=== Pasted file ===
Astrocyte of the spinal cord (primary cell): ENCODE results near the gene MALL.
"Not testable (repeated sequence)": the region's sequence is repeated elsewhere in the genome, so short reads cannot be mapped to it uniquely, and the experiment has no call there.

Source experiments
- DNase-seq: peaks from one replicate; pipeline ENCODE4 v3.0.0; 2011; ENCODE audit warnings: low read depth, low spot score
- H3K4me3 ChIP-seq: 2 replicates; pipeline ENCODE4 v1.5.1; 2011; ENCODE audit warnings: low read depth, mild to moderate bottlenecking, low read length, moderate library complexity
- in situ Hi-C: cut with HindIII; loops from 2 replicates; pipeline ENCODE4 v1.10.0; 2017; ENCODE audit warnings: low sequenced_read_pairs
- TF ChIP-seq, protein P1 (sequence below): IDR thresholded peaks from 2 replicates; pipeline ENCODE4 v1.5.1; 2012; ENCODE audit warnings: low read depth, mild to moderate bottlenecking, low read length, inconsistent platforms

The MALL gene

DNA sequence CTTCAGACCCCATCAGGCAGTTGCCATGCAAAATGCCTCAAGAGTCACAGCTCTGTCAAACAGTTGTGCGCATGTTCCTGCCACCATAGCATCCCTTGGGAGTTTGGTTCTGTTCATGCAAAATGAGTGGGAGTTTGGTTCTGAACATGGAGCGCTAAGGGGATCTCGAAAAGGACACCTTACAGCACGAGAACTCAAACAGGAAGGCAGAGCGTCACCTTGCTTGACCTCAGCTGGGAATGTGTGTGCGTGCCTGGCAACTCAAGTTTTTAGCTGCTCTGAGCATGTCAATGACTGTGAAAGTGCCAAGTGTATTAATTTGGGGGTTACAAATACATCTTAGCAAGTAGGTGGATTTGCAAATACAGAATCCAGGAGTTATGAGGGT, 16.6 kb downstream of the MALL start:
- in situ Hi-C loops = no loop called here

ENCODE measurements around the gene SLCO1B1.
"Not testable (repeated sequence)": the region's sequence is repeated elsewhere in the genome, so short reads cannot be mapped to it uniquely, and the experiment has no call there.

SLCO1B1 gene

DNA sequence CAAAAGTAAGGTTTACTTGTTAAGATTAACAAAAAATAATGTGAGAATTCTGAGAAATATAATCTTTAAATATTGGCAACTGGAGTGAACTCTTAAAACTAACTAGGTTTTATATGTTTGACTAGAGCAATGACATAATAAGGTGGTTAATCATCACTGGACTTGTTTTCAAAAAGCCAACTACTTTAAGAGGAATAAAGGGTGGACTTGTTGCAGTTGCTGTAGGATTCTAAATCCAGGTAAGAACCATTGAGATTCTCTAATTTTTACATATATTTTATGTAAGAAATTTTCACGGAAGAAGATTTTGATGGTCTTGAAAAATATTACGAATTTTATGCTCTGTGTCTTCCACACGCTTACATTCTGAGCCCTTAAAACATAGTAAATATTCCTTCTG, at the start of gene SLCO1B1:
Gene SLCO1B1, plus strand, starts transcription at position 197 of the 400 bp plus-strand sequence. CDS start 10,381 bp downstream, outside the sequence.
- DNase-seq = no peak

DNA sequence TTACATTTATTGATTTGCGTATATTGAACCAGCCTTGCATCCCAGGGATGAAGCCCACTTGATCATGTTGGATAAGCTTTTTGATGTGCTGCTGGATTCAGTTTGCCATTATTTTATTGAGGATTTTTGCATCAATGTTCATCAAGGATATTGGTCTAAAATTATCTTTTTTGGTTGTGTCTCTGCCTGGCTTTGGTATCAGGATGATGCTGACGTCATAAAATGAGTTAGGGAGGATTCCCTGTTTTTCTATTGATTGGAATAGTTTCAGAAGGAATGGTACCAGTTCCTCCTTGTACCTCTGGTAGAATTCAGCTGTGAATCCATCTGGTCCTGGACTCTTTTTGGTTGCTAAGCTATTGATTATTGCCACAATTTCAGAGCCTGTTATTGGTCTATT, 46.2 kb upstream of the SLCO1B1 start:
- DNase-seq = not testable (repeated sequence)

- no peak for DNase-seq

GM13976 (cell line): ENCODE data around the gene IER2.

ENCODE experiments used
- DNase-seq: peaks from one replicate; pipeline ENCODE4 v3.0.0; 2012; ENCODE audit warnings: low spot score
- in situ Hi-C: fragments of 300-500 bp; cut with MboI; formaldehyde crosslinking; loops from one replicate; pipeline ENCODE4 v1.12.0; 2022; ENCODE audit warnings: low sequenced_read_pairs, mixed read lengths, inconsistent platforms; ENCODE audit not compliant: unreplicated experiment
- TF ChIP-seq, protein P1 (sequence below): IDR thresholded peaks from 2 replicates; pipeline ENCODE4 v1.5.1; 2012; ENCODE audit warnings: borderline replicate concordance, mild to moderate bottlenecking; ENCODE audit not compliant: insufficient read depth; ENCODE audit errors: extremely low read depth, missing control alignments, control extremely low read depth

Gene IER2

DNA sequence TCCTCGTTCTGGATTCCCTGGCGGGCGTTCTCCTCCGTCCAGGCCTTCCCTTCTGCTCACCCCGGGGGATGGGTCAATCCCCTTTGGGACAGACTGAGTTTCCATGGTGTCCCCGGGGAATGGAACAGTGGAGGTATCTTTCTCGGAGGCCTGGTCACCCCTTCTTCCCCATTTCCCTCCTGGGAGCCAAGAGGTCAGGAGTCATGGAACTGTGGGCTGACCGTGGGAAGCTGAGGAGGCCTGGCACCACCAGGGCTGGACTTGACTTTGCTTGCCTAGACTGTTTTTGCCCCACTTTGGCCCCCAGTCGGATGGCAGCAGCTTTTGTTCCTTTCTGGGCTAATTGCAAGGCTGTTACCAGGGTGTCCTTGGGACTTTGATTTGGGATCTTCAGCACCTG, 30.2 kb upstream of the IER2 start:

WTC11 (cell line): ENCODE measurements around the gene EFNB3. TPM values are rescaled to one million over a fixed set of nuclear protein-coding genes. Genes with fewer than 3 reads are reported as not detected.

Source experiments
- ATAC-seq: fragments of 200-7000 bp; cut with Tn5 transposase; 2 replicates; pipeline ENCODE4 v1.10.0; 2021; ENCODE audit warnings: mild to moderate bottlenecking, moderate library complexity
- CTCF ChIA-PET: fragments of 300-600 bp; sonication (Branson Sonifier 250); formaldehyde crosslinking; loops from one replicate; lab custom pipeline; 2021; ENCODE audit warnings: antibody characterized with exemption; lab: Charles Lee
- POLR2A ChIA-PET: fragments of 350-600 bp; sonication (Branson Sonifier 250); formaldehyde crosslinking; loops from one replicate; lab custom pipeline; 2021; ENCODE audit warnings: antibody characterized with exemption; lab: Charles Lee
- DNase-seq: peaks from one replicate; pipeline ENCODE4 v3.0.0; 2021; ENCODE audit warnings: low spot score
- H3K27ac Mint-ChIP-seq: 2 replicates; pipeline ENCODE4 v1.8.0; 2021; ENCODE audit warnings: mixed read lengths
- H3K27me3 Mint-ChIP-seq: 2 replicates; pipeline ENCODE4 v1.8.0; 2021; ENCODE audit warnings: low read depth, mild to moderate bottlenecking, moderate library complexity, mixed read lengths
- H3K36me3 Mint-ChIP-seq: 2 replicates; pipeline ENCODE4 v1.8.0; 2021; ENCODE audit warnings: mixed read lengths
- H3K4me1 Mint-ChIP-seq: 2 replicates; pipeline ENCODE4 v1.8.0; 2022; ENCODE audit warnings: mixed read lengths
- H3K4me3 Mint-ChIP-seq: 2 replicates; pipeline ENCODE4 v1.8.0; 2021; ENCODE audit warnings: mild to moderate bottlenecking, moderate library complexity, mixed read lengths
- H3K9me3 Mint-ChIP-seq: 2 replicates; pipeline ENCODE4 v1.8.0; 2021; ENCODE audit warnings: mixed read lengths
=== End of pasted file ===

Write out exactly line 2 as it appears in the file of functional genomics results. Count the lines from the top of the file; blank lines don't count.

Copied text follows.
"Not testable (repeated sequence)": the region's sequence is repeated elsewhere in the genome, so short reads cannot be mapped to it uniquely, and the experiment has no call there.